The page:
Owning and operating a business is a task that requires a person’s undivided attention. A business owner has to be concerned about various issues from keeping their inventory well-stocked to ensuring that payments from clients are timely paid. Even with all of these obligations, it is still extremely important that a self-employed person files their self-employment taxes. If you require assistance filing your self-employment taxes, you should consult with an experienced Roseville self employment tax lawyer.
At the NewPoint Law Group, we are devoted to helping business owners manage their tax liabilities. Our firm is here to explain when you have to file self employment taxes in California. To schedule a confidential legal consultation to discuss your tax situation, contact the NewPoint Law Group at 1-800 358-0305.
Defining Self-Employed Workers in California
The California Self Employment Tax applies to residents of California who are not employed and receive a check from a business entity. Workers that are employed by a business entity have self employment taxes automatically deducted from their weekly or bi-weekly paychecks to fund federal or state programs. However, self-employed workers are required to pay this tax manually.
The California Franchise Tax Board (FTB) defines what a self-employed worker is in California. However, the FTB uses most of the same criteria that the Internal Revenue Service (IRS) uses to identify a self-employed worker. For example, the FTB and the IRS both consider a sole proprietor that has a yearly income of at least $400 to be a self employed worker. Other examples of self employed workers identified by the FTB also include:
- Independent contractors
- Members of a partnership
- Part-time business owners
- Members of a limited liability company that is structured as a partnership
If you do not fall under any of the above categories, but you are a resident of California who works for yourself, you may still have to pay self employment taxes. To learn more about when you need to file self employment taxes, you should continue reading and speak with an experienced California tax attorney.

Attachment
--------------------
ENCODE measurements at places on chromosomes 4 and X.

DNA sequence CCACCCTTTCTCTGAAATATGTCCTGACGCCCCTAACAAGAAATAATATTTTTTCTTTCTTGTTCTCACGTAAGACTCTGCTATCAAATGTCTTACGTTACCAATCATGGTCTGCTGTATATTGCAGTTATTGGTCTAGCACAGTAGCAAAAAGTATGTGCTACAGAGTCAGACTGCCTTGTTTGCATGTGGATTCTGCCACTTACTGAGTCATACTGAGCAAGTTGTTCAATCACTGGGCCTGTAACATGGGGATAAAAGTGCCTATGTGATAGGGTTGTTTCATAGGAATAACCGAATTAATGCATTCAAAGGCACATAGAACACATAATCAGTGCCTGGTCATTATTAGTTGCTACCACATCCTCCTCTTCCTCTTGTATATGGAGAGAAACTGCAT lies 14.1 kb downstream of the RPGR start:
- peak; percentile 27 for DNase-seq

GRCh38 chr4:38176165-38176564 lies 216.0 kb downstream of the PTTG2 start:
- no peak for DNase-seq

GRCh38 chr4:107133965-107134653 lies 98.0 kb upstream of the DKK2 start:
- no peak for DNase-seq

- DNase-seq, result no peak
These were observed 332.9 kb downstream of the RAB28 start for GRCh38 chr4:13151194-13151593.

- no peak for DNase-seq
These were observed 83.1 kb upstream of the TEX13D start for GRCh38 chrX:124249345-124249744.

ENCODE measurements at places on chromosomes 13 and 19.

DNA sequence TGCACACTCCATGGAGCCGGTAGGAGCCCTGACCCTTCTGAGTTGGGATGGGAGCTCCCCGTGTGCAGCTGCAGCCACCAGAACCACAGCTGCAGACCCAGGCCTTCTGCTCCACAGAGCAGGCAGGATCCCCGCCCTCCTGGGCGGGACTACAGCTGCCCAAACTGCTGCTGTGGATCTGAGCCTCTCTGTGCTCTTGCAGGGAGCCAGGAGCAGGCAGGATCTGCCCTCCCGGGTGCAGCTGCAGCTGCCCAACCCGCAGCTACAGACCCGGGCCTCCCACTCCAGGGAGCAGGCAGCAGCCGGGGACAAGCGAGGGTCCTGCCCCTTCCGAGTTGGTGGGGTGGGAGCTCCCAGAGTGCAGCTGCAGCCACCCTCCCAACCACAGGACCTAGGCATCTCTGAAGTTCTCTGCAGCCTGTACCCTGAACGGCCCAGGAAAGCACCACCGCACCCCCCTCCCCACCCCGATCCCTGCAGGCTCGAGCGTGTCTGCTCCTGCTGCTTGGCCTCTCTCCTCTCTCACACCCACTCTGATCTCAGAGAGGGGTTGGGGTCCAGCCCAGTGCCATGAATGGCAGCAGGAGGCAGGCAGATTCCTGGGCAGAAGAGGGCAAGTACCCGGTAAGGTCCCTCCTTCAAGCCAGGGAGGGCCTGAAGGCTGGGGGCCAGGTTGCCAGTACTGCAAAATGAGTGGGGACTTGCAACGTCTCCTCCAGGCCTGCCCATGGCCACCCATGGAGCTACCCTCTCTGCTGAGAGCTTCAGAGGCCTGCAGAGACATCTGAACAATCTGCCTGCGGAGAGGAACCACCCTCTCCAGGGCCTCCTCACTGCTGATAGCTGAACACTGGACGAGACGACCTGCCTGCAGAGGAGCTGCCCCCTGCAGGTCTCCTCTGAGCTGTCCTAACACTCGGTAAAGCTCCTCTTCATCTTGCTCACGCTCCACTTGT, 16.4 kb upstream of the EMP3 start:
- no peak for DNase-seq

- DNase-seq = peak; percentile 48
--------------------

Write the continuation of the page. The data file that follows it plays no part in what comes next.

When Must Self Employment Taxes be Paid?
If you are a self employed worker or business owner and your net earnings do not equal at least $400, you are exempt from paying the self employment tax. As mentioned, the self employment tax is distributed to the Social Security and Medicare programs. If you earn more than $400 as a self employed worker, you must determine how much money you must pay into these programs.
Workers that are employed by a business entity have their taxes automatically withdrawn and do not have to worry about calculating their self-employment tax liability. However, as a self-employed worker, you must examine your profits and withhold an appropriate amount to handle the tax payments. Self employed workers must pay their taxes on a quarterly basis. This means that if a business owner does not accurately estimate their profits, this could interfere with their tax payments.
The FTB and the IRS follow the same schedule when it comes to making quarterly self employment tax payments. It is possible for a taxpayer to owe up to 25% of their annual tax estimate each quarter. In California, the self employment tax rate is 15.3%. Out of that 15.3%, 12.4% is reserved for Social Security with a collectible limit of $118,500 of a self-employed individual’s net earnings. The other 2.9% is distributed to Medicare, and it does not have a collectible earnings limit. However, as tax regulation changes, these numbers are also subject to change. The following is the quarterly tax payment schedule for the FTB and IRS:
- First Quarter Payment – April 18th
- Second Quarter Payment – June 15th
- Third Quarter Payment – September 15th
- Fourth Quarter Payment – January 15th of the following year
Failure to pay your self employment taxes can result in a taxpayer facing severe tax penalties. Tax penalties typically start at 5% of the total tax due on the original filing date. This percentage is usually increased every month or every partial month until the penalty reaches a maximum of 25%.
If you cannot afford your self-employment tax payments, you should communicate this to the IRS and the FTB as soon as possible. These agencies are usually willing to work with a taxpayer to find an arrangement that works for both parties.
If you continue to ignore the IRS, you could have a tax lien issued on the property you own or property that belongs to your business. After this happens, the IRS has the power to issue a tax levy to seize all property that is the subject of the lien.
California Self Employment Tax Attorneys You Can Trust
The NewPoint Law Group understands how tedious it can be to keep track of various tax regulations and we are here to streamline the process for you. Our firm has represented self-employed workers and businesses in Roseville, Folsom, Huntington Beach, and across the State of California, and we would be proud to represent you. To schedule a confidential consultation, contact the NewPoint Law Group at 1-800 358-0305, or contact us online.